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As my husband carried our sleeping 5-year-old son up the stairs and into his bedroom from the car late last night, I breathed a motherly sigh of relief. He had just returned home from his first fishing and camping trip with his daddy and his uncles. While I trusted those three men full-heartedly with the safety and well-being of our little boy, I have to admit, I was a nervous wreck all weekend thinking about all of the things that could go wrong in that state park, 4 hours away from home in a remote area with little to no cell phone coverage. But they brought my baby home, safe and sound, freshly bathed and in his footed fleece dinosaur pajamas, surely dreaming of the campfire stories that were told, the marshmallows they roasted and the rainbow trout he caught and reeled in all by himself. I could rest easy that night. My child was back in the safety of his home, his memory bank as full as my jittery heart.
He bounced right out of bed early this morning, eager to tell me stories about his weekend adventures as he got ready for the start of a new week at school. I groggily sat down next to him on the couch, coffee in hand, and turned the TV on to catch bits and pieces of the news through his animated stories.
“Over 50 Dead and 200 Injured In Largest Mass Shooting In US History”
My heart sank as I quickly lowered the volume, my eyes fixated on images of horrified concert-goers, running in all directions and huddling together in whatever they could find to shield their bodies from gunfire. I glanced at my son, snuggled up next to me in his warm pajamas, his Mickey Mouse doll under one arm, taking bites of his chocolate chip waffle as he happily recounted his important job of gathering leaves for the campfire his Uncle Nick had built the night before last. I debated turing the TV off, protecting my child’s innocence from the imagery and panic in the voices of those being interviewed. But then, he suddenly stopped talking in the middle of his story, looked up at me with concerned and knowing eyes, and said “Shooting people is bad, Mama. Using guns to hurt people is inappropriate, right?”
I didn’t even think he was paying attention to the news this morning. I, myself, was having trouble comprehending what was unfolding in front of my eyes, listening to bits and pieces of hysterical accounts of last night’s tragedy, trying to piece it all together in my head, and there sat my sweet little boy, in his dinosaur pajamas, making sense of the unimaginable in the simplest, yet truest way.
Kids are amazing like that. They have the ability to take in the world around them and to make sense of it all, separating good from bad. They’re quietly observing and constantly absorbing information, and forming opinions based on their internal moral compass. I see this more and more with my son. His knowledge and understanding of both the beauty and ugliness in the world is profound. But it makes me incredibly sad. My 5-year-old son should not have to see such ugliness. He should not have to understand why people in our country are in such despair. He should not have to grow up in a country where 20 innocent children and 6 teachers are gunned down at their school, 32 people are shot to death on a college campus and 49 people are shot and killed in a nightclub. He should not have to sit by his mother, on a cool Monday morning in October as he gets ready for a new week in Kindergarten, and ask her why 59 people were shot from a hotel window with a machine gun and killed at a concert as a country singer he loves performs on stage.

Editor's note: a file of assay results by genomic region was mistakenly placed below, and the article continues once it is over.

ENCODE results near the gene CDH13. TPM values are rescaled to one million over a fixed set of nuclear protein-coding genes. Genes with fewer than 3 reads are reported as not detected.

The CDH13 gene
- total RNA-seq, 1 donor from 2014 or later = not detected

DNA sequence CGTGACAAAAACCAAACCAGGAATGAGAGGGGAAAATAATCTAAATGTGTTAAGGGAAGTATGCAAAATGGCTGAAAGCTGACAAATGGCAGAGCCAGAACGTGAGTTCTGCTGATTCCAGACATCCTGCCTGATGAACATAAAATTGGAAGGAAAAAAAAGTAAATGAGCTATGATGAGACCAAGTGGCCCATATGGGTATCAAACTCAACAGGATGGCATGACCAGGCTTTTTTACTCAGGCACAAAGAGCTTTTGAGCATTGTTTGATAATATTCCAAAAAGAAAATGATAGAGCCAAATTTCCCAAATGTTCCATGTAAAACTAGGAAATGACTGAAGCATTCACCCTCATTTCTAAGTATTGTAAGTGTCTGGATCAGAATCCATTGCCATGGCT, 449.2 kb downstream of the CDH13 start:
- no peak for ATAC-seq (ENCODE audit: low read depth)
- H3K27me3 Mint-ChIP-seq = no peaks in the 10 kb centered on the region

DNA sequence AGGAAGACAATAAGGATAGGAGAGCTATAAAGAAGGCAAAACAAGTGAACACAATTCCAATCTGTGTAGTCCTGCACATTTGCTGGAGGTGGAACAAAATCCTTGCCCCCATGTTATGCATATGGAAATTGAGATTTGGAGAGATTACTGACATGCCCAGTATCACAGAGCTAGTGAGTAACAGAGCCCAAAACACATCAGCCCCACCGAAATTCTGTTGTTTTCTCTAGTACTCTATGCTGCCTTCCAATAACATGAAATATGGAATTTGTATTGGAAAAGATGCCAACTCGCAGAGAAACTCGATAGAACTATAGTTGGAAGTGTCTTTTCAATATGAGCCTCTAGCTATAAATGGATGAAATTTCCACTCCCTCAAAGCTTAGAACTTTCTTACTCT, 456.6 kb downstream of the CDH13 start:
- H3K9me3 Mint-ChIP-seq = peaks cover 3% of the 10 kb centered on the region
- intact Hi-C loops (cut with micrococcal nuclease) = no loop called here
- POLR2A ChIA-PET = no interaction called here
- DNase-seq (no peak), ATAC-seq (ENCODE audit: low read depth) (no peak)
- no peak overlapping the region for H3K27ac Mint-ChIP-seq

But he does. This is the reality of the world we live in today. This is what our children see. It’s what they have to absorb and make sense of. Waking up this morning and turning on the news, I realized that, as my son gets older, lake safety and wild animals and the warmth of his sleeping bag during camping trips will be the least of my worries. I worry every single morning I put him on the school bus, wondering if the unthinkable could happen and he might not come home. And now that he’s older and more aware, he’s beginning to carry the burden of these worries on his shoulders too.
I know our children can’t stay innocent forever. We are living in a time and age where they will carry the weight of emotional burdens we never had to as children. As parents, we are treading new waters, trying to decide how to approach these difficult conversations and teach valuable lessons about life and death, and everything in between. It’s not going to be easy. And it certainly isn’t fair. But we have to remember that our children are smart and resilient. We can’t – and shouldn’t – turn the news off when tragedies occur, and completely shelter our children from reality. This is the world they are living in. This is the world we are giving them. We need to bare it all to them – the good and the bad – and let them process it all in their own way, so that they can carry these images and stories of tragedy with them from their childhood throughout their lives, and use them as inspiration to make the world better for their children.